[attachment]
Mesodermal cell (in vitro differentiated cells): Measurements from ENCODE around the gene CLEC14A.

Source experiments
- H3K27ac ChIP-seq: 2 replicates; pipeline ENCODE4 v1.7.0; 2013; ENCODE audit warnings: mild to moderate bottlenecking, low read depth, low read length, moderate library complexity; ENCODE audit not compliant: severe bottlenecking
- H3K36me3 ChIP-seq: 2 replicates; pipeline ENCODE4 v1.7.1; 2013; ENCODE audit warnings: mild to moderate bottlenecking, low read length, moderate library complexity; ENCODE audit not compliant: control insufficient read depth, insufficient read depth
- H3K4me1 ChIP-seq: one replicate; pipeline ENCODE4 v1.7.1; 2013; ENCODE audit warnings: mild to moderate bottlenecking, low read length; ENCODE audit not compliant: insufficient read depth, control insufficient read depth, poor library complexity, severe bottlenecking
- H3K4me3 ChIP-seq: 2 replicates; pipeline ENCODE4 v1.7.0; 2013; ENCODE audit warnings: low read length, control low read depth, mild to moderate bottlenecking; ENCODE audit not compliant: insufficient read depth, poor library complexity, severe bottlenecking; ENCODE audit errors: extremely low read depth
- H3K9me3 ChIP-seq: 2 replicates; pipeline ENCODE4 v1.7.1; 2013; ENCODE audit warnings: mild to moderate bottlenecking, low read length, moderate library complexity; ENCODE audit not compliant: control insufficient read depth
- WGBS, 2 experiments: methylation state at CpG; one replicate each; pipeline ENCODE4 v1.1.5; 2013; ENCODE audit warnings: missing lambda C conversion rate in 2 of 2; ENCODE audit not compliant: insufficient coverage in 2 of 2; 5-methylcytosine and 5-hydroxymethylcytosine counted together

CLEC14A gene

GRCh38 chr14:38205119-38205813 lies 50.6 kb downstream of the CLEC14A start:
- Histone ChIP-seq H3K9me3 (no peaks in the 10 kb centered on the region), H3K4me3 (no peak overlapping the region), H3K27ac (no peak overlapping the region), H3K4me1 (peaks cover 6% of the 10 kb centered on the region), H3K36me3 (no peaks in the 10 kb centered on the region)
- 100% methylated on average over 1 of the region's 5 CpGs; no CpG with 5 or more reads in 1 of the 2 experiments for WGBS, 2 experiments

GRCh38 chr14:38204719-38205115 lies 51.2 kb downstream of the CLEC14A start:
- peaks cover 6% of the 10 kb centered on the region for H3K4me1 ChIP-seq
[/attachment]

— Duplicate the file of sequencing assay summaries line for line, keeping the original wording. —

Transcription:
Mesodermal cell (in vitro differentiated cells): Measurements from ENCODE around the gene CLEC14A.

Source experiments
- H3K27ac ChIP-seq: 2 replicates; pipeline ENCODE4 v1.7.0; 2013; ENCODE audit warnings: mild to moderate bottlenecking, low read depth, low read length, moderate library complexity; ENCODE audit not compliant: severe bottlenecking
- H3K36me3 ChIP-seq: 2 replicates; pipeline ENCODE4 v1.7.1; 2013; ENCODE audit warnings: mild to moderate bottlenecking, low read length, moderate library complexity; ENCODE audit not compliant: control insufficient read depth, insufficient read depth
- H3K4me1 ChIP-seq: one replicate; pipeline ENCODE4 v1.7.1; 2013; ENCODE audit warnings: mild to moderate bottlenecking, low read length; ENCODE audit not compliant: insufficient read depth, control insufficient read depth, poor library complexity, severe bottlenecking
- H3K4me3 ChIP-seq: 2 replicates; pipeline ENCODE4 v1.7.0; 2013; ENCODE audit warnings: low read length, control low read depth, mild to moderate bottlenecking; ENCODE audit not compliant: insufficient read depth, poor library complexity, severe bottlenecking; ENCODE audit errors: extremely low read depth
- H3K9me3 ChIP-seq: 2 replicates; pipeline ENCODE4 v1.7.1; 2013; ENCODE audit warnings: mild to moderate bottlenecking, low read length, moderate library complexity; ENCODE audit not compliant: control insufficient read depth
- WGBS, 2 experiments: methylation state at CpG; one replicate each; pipeline ENCODE4 v1.1.5; 2013; ENCODE audit warnings: missing lambda C conversion rate in 2 of 2; ENCODE audit not compliant: insufficient coverage in 2 of 2; 5-methylcytosine and 5-hydroxymethylcytosine counted together

CLEC14A gene

GRCh38 chr14:38205119-38205813 lies 50.6 kb downstream of the CLEC14A start:
- Histone ChIP-seq H3K9me3 (no peaks in the 10 kb centered on the region), H3K4me3 (no peak overlapping the region), H3K27ac (no peak overlapping the region), H3K4me1 (peaks cover 6% of the 10 kb centered on the region), H3K36me3 (no peaks in the 10 kb centered on the region)
- 100% methylated on average over 1 of the region's 5 CpGs; no CpG with 5 or more reads in 1 of the 2 experiments for WGBS, 2 experiments

GRCh38 chr14:38204719-38205115 lies 51.2 kb downstream of the CLEC14A start:
- peaks cover 6% of the 10 kb centered on the region for H3K4me1 ChIP-seq